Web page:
Prescription in South African law, governed by the Prescription Act 68 of 1969, plays a pivotal role in determining when debts become unenforceable. This article delves into the latest case law developments, shedding light on critical aspects of the Act. From the definition of “debt” to the nuances of acquiring “knowledge” and the impact of acknowledgments of liability, we explore key considerations that influence the prescription period. Recent cases, such as Makate v Vodacom (Pty) Ltd  ZACC 13 and Links v Member of the Executive Council, Department of Health, Northern Cape Province  ZACC 10, have significantly shaped the legal landscape.
Summary of the Law:
The Prescription Act stipulates that debts prescribe after a 3-year period. To prevent losing the right to enforce a claim, a creditor must initiate proceedings within this timeframe. Section 12 outlines the calculation of the prescription period, starting from when the debt becomes “due.” Notably, a debt is deemed due only when a creditor possesses the requisite “knowledge” of both the debtor’s identity and all relevant facts.
Recent case law, such as Makate v Vodacom, has refined the definition of “debt.” The Constitutional Court narrowed it to signify an obligation to pay money, deliver goods, or render services. This interpretation distinguishes personal rights from real rights, impacting claims arising from diverse contractual contexts.
In the realm of knowledge acquisition, the Links case clarified that, particularly in professional negligence claims, the party raising the prescription defence must show the claimant had sufficient facts to reasonably suspect negligence. Furthermore, the First National Bank v Scenematic One (Pty) Ltd  ZASCA 60 case introduced the concept of “deemed knowledge,” emphasizing the importance of reasonable care in acquiring necessary information.
The acknowledgment of liability, explored in “Acknowledgement of liability” in a ‘without prejudice’ communication: KLD Residential CC v Empire Earth Investments 17 (Pty) Ltd  ZAWCHC 83, highlighted that ‘without prejudice’ communications, despite their protected status, can interrupt prescription under Section 14(1) of the Act. The case reaffirmed the need for admissible evidence to establish such acknowledgment.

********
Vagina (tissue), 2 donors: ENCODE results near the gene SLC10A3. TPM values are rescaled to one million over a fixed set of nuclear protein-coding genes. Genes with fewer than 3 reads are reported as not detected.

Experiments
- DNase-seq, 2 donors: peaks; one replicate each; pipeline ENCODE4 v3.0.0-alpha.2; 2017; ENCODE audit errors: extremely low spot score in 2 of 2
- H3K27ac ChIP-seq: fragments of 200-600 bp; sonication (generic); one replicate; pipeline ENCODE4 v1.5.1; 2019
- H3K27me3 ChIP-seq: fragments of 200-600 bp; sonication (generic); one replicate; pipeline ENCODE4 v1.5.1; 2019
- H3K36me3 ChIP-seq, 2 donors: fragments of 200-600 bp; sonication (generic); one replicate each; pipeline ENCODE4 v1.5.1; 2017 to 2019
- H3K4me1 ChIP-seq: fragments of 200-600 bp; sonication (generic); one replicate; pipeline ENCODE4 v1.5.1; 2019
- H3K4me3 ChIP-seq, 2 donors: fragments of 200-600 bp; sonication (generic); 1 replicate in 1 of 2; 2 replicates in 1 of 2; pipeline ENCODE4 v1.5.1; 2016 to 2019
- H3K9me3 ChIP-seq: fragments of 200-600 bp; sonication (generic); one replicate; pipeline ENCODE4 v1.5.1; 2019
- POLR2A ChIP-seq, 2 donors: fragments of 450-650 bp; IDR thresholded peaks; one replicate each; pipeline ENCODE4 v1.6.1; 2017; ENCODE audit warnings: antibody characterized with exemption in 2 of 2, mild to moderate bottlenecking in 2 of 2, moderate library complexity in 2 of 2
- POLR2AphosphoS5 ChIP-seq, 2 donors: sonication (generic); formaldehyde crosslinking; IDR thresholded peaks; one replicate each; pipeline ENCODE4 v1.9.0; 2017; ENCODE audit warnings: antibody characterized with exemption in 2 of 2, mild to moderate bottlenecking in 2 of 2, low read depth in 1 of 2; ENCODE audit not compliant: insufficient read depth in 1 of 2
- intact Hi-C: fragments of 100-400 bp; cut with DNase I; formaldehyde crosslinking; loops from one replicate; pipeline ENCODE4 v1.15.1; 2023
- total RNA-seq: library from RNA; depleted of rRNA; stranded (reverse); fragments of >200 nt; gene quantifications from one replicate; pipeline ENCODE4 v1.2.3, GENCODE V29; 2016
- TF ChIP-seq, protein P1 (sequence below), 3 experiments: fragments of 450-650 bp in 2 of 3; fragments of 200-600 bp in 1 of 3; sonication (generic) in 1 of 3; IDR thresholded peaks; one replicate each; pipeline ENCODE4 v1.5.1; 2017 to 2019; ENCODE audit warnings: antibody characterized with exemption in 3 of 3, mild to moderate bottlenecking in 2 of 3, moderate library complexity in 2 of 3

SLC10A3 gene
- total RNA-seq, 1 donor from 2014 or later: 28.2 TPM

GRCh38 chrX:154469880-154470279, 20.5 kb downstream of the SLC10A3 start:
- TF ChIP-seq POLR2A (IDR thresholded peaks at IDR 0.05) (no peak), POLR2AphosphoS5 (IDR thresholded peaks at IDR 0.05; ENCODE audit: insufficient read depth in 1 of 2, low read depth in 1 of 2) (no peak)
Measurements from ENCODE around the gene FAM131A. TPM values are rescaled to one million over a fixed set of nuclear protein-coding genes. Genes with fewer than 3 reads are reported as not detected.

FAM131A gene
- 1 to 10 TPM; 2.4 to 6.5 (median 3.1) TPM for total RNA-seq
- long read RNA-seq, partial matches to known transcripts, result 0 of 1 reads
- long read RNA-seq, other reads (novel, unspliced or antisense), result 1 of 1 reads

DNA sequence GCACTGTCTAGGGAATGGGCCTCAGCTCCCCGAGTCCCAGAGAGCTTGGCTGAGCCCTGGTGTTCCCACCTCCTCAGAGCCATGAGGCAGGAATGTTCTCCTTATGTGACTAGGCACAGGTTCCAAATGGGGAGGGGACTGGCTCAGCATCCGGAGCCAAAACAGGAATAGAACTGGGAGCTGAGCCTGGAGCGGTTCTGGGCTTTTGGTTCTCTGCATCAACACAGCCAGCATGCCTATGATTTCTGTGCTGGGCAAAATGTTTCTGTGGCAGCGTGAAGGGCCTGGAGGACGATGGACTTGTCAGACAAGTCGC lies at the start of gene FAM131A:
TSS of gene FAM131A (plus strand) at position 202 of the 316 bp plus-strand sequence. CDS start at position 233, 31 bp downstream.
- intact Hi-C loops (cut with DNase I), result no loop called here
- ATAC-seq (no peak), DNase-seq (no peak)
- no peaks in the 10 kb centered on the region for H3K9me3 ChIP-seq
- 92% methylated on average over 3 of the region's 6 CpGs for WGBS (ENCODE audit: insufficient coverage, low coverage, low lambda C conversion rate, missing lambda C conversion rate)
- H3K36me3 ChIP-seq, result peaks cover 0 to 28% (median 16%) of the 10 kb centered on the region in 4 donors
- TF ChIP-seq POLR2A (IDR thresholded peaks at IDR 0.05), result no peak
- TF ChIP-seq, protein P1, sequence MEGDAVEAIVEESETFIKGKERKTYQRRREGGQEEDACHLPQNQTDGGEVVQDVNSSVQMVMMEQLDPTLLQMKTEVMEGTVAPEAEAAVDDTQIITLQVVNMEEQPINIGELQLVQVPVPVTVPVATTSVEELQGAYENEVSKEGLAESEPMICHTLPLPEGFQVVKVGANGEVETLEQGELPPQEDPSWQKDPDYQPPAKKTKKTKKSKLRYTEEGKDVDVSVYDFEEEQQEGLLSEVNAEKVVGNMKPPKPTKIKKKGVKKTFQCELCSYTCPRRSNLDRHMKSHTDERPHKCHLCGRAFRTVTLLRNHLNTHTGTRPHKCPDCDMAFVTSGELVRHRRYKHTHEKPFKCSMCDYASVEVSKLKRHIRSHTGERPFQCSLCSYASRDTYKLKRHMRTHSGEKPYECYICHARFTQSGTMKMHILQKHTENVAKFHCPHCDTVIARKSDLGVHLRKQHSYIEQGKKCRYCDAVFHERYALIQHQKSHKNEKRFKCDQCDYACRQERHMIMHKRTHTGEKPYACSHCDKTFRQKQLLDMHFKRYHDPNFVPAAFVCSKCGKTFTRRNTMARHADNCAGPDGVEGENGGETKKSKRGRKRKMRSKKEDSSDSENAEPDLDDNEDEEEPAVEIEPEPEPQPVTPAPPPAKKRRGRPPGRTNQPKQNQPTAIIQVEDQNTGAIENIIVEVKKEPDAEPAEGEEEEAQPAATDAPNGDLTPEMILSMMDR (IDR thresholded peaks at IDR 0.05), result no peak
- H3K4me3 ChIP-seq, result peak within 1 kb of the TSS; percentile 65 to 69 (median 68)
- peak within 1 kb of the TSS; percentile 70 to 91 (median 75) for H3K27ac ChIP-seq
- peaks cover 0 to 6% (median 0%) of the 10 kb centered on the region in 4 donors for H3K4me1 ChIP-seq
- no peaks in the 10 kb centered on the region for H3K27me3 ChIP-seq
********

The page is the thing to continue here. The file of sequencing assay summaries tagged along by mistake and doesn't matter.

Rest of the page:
Addressing the commencement of prescription in the context of contractual acceleration clauses, the case provided crucial insights. It distinguished scenarios where the debt becomes due immediately upon breach from instances where the creditor’s election triggers the due date. This distinction emphasized the significance of precise contract language in determining when a prescription starts running.
Recent cases have significantly contributed to the clarity and legal certainty surrounding the Prescription Act in South African law. The refined definition of “debt,” insights into acquiring “knowledge,” the concept of “deemed knowledge,” the acknowledgment of liability in ‘without prejudice’ communications, and the interpretation of contractual acceleration clauses have collectively enhanced our understanding of prescription principles.
These legal developments underscore the importance of precise language in contracts, especially regarding when debts become ‘due.’ Parties must navigate the intricacies of the Prescription Act to protect their rights and obligations. The courts’ nuanced analyses provide practitioners and litigants with valuable guidance, fostering a more informed and predictable legal landscape in the realm of debt prescription in South African law.